Column: Journey to Hildene
Commentary by Jonathan Matthes
In Manchester, Vermont, in front of a mansion called Hildene, a series of bricks are embedded in the lawn. They form a square that matches the exact dimensions of the log cabin that Abraham Lincoln was born in. That log cabin, back in Kentucky, didn’t even have a door. Extremely humble beginnings for a future president.
The mansion is a different story.
It belonged to Lincoln’s son, Robert Todd. Imagine, the father born in a log cabin without a door, and the son dies in a mansion he owned in Vermont. If that was all to know about Robert Todd Lincoln it would be interesting enough.
But there is so much more.
Dignified and very private, Robert could’ve run for president many times, but never really wanted to. He’d seen it’s insides and wanted no part of what he called the “guilded prison”.
Robert was also connected with the first three presidential assassinations. The day his father was killed, Robert had breakfast with him. He had been at Appomattox to see the end of the Civil War and told his dad about it. He was invited to accompany his dad to Ford’s Theater, but Robert, too tired, declined.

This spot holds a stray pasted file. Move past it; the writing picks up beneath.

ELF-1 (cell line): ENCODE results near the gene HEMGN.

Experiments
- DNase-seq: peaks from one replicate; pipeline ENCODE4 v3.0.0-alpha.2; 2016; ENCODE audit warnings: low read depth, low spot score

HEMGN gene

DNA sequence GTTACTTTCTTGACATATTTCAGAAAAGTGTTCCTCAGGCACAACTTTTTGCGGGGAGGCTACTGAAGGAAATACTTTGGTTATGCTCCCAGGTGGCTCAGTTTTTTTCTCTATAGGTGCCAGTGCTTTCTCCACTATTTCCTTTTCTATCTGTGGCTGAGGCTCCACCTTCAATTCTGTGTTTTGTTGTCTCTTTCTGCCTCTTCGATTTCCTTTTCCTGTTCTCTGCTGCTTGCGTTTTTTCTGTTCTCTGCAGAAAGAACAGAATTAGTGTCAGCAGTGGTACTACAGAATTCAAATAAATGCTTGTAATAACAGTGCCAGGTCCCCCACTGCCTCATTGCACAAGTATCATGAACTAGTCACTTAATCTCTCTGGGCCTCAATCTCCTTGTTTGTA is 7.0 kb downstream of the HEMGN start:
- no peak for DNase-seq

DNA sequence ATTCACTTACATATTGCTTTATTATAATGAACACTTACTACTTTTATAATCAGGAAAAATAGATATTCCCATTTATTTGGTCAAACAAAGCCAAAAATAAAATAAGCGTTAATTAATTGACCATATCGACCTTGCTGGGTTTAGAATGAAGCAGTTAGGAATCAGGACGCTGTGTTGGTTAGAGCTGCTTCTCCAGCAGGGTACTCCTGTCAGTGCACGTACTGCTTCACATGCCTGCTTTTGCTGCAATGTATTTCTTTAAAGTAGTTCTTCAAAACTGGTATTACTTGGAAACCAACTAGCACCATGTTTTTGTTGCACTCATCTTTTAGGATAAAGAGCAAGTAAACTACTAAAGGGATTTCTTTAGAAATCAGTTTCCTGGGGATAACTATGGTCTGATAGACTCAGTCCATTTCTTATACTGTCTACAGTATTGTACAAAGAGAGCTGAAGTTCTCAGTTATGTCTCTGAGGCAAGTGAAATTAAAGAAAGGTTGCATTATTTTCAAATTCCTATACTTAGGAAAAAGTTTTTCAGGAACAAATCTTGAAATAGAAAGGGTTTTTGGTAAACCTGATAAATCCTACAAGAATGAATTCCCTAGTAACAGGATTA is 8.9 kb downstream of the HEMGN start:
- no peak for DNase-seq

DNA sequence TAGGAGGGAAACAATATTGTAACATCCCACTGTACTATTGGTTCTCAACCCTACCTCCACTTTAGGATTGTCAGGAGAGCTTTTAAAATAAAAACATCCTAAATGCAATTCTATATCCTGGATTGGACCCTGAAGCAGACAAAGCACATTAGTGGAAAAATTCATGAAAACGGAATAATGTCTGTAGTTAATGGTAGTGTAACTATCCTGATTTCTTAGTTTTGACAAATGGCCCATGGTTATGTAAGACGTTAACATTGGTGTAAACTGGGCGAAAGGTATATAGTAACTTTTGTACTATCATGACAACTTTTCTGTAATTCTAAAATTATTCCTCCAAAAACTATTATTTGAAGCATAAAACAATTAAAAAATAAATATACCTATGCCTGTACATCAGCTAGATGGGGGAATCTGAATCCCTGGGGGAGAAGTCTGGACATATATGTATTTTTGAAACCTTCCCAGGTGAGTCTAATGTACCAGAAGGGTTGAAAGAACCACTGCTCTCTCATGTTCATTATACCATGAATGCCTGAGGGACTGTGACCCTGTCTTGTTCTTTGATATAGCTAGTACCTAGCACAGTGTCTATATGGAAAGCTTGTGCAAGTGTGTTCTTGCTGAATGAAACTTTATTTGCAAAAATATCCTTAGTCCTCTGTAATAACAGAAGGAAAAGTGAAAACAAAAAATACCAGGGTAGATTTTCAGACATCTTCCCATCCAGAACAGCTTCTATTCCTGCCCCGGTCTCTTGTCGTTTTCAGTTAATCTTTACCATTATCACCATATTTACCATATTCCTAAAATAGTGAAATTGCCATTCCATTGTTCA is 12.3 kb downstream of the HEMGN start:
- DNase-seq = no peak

Robert was standing 40 feet from James Garfield when he was shot and even rushed to his side and called in soldiers to disperse the crowd.
Then he arrived at the same train station in Buffalo, mere hours after William McKinley was shot.
Robert did not let these brushes with death define him. In his career he was a lawyer, a minister to England and a secretary of war. He earned a fortune as president of the Pullman Car Company and eventually became the chairman of the board.
And after 82 years, he died at Hildene. A far, far cry from a doorless cabin in Kentucky.
Special Thanks to:
Samuel Wheeler, historian for the state of Illinois
Seth Bongartz, Laine Dunham and Paula Maynard from Hildene, The Lincoln Family Home